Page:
KINGSTON – Selectmen don’t think that wind turbine developer Mary O’Donnell should have to pay a surety now for the future decommissioning of her three turbines.
That’s what they’re telling the Planning Board as it debates “a date certain,” or the time by which O’Donnell should have funds in place to cover the cost of removing the turbines in the event she abandons the Marion Drive machines.
Rather than change the zoning bylaw that states that the town may set a date certain for a surety for decommissioning, as O’Donnell originally proposed, selectmen say the best option would be to leave the bylaw alone and make a decision solely on the O’Donnell project.
They decided Tuesday night to send a letter to the Planning Board recommending Jan. 1, 2025, as the date by which a future Board of Selectmen would have another discussion about whether a date certain should even be set.
O’Donnell said some cities and towns don’t bother with setting a date for decommissioning. She suggested and was granted the 10-year time frame.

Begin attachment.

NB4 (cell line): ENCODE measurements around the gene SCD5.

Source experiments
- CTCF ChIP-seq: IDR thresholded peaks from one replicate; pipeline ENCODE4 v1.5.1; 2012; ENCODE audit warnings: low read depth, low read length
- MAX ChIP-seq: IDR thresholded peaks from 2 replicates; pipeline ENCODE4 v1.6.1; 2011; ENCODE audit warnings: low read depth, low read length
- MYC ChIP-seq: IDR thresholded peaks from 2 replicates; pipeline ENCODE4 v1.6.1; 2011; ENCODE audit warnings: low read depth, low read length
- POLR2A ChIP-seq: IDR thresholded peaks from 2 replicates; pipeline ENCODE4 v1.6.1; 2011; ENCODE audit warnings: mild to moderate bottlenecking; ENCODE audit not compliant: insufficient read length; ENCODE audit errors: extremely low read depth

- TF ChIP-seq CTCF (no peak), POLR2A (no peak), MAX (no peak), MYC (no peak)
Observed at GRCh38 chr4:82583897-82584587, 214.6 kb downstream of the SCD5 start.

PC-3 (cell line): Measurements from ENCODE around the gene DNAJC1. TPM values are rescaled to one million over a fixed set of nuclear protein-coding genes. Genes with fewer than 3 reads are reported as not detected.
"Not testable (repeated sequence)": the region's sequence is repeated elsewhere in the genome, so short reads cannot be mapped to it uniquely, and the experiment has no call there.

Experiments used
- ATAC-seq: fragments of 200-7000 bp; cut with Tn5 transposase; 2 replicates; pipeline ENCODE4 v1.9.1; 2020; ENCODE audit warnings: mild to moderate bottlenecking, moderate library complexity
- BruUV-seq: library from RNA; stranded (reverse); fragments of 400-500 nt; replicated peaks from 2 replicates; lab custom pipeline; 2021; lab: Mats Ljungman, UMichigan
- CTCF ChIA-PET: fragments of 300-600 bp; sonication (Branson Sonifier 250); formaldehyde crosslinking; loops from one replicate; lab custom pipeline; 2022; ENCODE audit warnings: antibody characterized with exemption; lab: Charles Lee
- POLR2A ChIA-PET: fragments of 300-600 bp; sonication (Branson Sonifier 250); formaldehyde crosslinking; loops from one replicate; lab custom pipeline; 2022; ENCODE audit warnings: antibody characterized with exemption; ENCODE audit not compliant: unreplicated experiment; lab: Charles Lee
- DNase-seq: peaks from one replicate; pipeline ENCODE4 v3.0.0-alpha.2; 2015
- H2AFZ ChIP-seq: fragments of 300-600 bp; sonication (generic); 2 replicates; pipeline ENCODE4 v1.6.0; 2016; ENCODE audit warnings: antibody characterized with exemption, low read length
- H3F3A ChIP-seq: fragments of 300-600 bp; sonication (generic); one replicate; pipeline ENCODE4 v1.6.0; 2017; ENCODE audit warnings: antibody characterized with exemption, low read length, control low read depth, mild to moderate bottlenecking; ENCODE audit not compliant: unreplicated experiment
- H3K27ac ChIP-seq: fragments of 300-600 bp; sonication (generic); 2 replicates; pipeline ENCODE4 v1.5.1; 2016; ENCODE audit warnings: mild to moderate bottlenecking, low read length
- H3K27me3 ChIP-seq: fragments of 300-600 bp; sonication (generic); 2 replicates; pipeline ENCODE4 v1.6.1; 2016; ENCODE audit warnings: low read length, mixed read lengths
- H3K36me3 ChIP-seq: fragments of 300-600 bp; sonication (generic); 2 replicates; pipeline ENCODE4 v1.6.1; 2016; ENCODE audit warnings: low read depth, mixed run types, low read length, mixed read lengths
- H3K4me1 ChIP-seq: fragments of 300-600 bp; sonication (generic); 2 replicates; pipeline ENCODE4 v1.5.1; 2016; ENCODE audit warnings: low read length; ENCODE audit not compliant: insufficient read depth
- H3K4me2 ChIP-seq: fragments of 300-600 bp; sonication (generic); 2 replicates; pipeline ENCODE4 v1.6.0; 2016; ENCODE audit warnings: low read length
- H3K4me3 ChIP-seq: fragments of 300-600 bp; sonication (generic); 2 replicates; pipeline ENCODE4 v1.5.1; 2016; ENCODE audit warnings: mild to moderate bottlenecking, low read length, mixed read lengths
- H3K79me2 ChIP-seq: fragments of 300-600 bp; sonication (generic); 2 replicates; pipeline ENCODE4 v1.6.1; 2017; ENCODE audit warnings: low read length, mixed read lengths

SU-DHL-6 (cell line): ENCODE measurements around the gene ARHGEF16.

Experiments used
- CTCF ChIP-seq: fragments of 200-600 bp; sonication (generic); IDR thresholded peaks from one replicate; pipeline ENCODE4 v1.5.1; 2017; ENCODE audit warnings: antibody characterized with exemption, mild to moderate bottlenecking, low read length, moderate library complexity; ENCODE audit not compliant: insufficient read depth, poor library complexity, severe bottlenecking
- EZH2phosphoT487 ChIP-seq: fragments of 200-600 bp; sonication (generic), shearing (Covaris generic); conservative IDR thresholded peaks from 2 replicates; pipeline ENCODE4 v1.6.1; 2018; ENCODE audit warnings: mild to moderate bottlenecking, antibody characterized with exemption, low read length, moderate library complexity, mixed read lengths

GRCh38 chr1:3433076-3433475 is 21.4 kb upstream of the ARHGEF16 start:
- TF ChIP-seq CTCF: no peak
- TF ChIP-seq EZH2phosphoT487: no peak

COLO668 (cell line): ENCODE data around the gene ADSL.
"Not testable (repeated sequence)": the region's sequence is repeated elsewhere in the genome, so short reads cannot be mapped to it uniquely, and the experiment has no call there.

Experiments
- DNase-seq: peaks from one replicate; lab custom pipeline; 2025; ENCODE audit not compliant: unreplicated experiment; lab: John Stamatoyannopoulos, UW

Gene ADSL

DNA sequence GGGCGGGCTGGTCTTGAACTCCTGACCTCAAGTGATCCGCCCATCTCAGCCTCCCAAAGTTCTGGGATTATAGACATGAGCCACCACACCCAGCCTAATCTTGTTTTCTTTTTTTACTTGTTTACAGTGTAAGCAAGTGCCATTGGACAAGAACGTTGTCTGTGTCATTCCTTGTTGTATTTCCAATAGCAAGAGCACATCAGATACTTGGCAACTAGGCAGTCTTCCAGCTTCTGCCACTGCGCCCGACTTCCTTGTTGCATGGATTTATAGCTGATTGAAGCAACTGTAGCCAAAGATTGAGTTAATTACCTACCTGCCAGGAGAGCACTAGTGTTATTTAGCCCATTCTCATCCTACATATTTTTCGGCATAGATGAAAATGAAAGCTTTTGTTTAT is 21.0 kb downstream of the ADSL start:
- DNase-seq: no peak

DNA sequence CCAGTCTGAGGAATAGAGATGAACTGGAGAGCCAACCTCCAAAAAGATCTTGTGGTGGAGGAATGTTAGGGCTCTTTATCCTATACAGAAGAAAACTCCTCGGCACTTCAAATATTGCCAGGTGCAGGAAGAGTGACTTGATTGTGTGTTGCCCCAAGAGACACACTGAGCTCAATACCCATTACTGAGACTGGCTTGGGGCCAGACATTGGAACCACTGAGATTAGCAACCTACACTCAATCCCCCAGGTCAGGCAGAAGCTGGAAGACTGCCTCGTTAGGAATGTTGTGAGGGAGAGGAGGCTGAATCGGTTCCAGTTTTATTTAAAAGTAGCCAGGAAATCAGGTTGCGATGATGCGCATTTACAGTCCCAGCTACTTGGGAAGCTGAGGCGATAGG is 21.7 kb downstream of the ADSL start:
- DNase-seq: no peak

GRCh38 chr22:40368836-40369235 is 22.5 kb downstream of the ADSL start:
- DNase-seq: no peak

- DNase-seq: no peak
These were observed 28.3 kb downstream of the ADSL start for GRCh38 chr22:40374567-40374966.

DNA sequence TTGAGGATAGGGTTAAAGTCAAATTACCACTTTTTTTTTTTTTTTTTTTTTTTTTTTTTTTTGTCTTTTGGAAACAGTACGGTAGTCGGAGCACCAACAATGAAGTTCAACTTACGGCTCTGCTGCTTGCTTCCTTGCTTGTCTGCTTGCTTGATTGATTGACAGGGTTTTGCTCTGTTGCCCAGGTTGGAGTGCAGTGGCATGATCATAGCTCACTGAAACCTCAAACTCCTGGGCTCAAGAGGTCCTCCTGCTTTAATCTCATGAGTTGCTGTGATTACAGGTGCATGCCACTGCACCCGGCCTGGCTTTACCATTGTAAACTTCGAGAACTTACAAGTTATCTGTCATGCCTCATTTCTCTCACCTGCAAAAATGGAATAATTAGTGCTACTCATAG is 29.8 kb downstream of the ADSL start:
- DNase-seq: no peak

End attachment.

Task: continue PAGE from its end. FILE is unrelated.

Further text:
Selectmen Chairman Elaine Fiore asked O’Donnell if she was agreeing in 10 year’s time to put an amount of money in an escrow account but in the interim would agree to the town withholding money as a precaution against abandoning the turbine.
“Absolutely,” O’Donnell said. “First thing: Why would I abandon them? I have three. It’s not like I have one, so it makes no sense … I’ll do whatever is fair and makes common sense, I love common sense.”
The Board of Selectmen and O’Donnell’s company, No Fossil Fuel Inc., have a 20-year agreement (with two additional five-year options, for a total of 30 years) for the operation of her turbines on private land.
According to Town Administrator Robert Fennessy, the Board of Selectmen has contractual authority, but the Planning Board has the authority to determine that “date certain.”
Fiore said the selectmen’s intention is not to slight the Planning Board but to respond to its request for feedback.
Selectman Dick Arruda said the concept of a decommissioning surety is foreign to him, especially for a project on private land. But he agreed to the 10 years.
“I think 10 years would be appropriate,” he said. “On private property it’s Mary’s problem not the town’s.”
Selectmen agreed to treat the Kingston Wind Independence turbine on town property separately when that subject was raised.
Due to holiday plans, O’Donnell may or may not attend the Planning Board meeting set for Monday. Dec. 22, when the subject is scheduled to be revisited.
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